What the economists don't tell you: the War

By David Roberts

We are not being told much about the real cost of the war in Iraq. The direct cost of pursuing the Iraq war in the past 18 months was about $350 billion give or take a few billion dollars (which works out to about $230 billion per year). In addition, the cost of supporting the military industrial complex is about $450 billion per year, a large part of the Gross Domestic Product (the total US production of Goods and Services).

Seventeen thousand soldiers have been wounded in Iraq. Besides the toll in human suffering, these add to the real economic costs of war. Some return in comas. Many return without arms and legs. Many are disabled by brain injuries. Many more return with severe psychological trauma. The probable future cost in health and rehabilitation services is in the ballpark of $200-$300 billion. All told, the Iraq war effort is absorbing close to a trillion dollars per year. Subtract the general cost of maintaining the military industrial complex and the cost directly related to Iraq is ~$500 billion per year.

What you also have not been told is that much of the economy is now being maintained by jobs that are directly related to the war effort. This is why the economy seems good to some people. About 30 to 40 Corporations are making most of the money off contracts that serve the Iraqi war effort. The main beneficiaries of this corporate bonanza are not the wage earners but rather the top CEOs and wealthy investors. They are getting wealthier at your expense. Those who have jobs with these corporations are being supported by your dollars at a lesser level. Everyone else is losing. Much of the financing for the war is not coming from taxes, but rather deficit spending. This siphons additional wealth to the top of the pile, putting working Americans in hock to the wealthiest Americans (and wealthy foreign investors) for generations to come.

When we withdraw from Iraq, those same companies will be involved in the rebuilding of Iraq, also at your expense. It is not hard to see, but is still largely a secret, that there will be a risk of recession when we shift back to a peacetime economy and try to create jobs to help Americans in the areas of clean energy, education, health care, affordable housing, products for our own and other countries, homeland security, and infrastructure (transportation, ports, etc.).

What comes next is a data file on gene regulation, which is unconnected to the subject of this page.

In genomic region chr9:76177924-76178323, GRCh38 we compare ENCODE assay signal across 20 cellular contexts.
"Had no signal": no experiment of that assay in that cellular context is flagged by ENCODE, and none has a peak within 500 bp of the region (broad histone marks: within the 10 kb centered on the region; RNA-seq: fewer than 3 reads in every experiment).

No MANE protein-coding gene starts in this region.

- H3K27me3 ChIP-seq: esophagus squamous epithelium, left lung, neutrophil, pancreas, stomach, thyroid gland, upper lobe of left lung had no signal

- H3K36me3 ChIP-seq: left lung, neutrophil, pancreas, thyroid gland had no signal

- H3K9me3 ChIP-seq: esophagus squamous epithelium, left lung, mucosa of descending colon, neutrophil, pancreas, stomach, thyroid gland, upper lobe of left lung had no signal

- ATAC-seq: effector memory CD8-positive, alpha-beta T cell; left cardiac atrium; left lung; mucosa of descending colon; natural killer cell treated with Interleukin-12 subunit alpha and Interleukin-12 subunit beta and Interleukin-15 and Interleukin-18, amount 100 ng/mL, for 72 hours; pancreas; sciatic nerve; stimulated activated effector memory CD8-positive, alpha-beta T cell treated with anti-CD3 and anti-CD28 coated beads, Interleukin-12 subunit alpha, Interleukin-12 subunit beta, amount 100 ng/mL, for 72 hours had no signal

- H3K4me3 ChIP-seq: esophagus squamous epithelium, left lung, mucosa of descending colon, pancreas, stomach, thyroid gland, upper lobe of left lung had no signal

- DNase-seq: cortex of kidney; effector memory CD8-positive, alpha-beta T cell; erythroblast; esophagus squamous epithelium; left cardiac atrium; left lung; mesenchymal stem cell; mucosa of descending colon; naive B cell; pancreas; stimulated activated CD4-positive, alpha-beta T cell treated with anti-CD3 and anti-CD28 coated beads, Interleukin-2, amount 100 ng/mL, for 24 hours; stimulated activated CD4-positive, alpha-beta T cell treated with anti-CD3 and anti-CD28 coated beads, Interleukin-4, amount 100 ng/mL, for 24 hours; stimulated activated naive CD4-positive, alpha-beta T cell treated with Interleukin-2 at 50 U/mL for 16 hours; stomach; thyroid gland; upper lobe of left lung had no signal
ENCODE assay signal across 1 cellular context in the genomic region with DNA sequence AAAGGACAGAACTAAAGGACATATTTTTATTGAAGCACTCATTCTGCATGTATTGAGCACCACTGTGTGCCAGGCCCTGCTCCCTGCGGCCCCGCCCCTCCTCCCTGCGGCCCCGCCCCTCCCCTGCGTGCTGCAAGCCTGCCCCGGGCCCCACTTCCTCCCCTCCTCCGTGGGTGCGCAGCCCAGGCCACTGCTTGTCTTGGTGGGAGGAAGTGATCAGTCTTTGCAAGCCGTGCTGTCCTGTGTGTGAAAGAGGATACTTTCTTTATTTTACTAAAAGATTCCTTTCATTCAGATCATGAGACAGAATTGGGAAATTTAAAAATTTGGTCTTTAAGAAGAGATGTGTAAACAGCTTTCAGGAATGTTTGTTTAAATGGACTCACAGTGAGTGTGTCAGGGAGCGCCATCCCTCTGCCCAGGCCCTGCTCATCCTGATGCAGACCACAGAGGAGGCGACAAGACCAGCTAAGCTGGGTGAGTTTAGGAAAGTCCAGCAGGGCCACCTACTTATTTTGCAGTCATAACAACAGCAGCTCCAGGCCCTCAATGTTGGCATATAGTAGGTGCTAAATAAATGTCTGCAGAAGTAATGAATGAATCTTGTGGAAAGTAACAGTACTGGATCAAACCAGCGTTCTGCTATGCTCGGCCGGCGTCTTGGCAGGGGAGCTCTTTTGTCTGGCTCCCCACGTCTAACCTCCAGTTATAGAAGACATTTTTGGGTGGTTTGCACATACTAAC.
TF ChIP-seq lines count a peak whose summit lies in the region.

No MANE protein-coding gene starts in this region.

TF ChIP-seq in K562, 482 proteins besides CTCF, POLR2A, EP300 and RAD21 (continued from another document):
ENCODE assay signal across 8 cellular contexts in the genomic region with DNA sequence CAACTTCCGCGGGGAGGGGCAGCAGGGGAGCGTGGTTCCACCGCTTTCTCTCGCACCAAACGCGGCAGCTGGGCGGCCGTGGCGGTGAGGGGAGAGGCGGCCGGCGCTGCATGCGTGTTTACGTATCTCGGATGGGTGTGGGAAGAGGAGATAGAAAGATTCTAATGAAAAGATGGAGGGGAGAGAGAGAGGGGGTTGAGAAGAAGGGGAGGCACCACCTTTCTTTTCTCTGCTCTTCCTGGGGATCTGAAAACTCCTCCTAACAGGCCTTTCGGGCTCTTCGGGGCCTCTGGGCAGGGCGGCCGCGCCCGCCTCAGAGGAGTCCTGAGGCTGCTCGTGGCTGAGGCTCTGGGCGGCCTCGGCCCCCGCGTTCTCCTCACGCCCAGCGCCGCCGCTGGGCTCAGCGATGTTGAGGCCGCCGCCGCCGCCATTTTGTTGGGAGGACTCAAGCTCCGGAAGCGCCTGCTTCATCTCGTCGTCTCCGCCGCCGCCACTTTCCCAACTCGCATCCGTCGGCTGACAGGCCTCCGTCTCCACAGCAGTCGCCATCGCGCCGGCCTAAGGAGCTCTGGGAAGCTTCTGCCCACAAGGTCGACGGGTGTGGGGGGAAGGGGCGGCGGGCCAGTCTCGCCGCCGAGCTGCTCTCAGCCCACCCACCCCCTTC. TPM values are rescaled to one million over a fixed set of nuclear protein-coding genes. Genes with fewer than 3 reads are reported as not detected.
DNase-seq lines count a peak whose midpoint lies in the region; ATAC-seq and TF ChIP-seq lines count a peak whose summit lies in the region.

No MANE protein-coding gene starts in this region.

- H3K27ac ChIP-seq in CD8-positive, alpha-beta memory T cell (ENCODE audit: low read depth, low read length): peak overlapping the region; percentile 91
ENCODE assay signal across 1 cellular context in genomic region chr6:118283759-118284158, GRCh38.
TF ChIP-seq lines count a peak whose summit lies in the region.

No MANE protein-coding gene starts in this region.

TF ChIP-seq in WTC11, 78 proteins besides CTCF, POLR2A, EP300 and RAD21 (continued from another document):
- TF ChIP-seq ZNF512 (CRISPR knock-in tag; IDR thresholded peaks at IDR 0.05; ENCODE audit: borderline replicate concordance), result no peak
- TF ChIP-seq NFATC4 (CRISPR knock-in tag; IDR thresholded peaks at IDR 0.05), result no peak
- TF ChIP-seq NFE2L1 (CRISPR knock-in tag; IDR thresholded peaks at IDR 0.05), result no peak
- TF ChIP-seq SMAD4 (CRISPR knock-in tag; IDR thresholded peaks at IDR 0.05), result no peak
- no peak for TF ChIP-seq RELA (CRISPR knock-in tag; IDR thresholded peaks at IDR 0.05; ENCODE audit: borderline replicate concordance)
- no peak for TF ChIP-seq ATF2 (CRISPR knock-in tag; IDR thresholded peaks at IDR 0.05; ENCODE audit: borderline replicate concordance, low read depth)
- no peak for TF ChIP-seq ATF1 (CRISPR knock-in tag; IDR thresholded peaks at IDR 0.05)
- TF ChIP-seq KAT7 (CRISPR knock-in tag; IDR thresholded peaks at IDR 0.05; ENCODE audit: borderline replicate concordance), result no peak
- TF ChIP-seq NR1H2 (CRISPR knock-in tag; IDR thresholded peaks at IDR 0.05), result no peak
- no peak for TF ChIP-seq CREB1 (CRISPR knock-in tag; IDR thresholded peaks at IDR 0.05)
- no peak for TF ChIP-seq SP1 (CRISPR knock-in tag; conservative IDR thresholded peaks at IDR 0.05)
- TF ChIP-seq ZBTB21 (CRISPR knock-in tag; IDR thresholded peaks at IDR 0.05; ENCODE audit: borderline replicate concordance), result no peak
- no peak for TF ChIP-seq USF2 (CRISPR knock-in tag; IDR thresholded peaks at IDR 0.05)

The bottom line is that in one year, more than half a trillion dollars are going to Iraq, paid for by the American people. This money should be going to affordable health care, creating peacetime jobs, clean energy and domestic sources of energy, affordable and relevant education, supporting a living wage, and helping the poor. The war does not generate wealth. It redistributes wealth. It comes out of your pocket and goes into the pockets of the already wealthy. Pickpockets are prosecuted, but those who pick your pockets on this scale are doing so with government assistance. We are responsible for what our government does. As long as we tolerate government policies that hurt ordinary people we are complicit in its crimes.

The secret life of economics continues to operate at your expense, making it harder for you to afford a house, health care, or higher education, not to mention what you are going to do as you grow older and look toward retirement. Society needs safety nets because not everyone is capable of earning in all stages of life. The government and the wealthy are not going to develop a conscience on their own. We have to take an interest in our own security and demand with one voice that the government work in our interest. We need to recover our collective soul. It is time now for us to act in our own interest as well as in the interest of our neighbor.

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